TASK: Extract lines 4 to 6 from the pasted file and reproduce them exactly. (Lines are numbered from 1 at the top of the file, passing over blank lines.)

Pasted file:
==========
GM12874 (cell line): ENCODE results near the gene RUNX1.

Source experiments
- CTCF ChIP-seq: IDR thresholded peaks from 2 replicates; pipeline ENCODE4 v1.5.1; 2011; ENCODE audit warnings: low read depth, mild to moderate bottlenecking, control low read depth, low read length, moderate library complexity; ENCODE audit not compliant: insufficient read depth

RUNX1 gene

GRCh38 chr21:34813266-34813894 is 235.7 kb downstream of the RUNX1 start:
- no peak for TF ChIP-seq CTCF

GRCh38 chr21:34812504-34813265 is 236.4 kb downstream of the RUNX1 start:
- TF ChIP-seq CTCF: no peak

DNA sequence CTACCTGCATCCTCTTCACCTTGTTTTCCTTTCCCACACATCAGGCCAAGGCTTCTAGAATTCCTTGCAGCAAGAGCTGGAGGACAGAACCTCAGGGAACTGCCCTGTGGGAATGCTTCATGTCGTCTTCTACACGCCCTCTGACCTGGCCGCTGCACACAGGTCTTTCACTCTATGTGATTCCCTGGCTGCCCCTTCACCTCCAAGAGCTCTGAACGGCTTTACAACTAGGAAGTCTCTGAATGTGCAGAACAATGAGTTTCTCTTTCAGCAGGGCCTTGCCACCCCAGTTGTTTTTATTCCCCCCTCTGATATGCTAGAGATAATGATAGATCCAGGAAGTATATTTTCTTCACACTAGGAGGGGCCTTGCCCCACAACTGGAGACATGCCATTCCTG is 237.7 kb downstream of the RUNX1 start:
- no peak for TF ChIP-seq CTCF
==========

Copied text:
RUNX1 gene

GRCh38 chr21:34813266-34813894 is 235.7 kb downstream of the RUNX1 start:
- no peak for TF ChIP-seq CTCF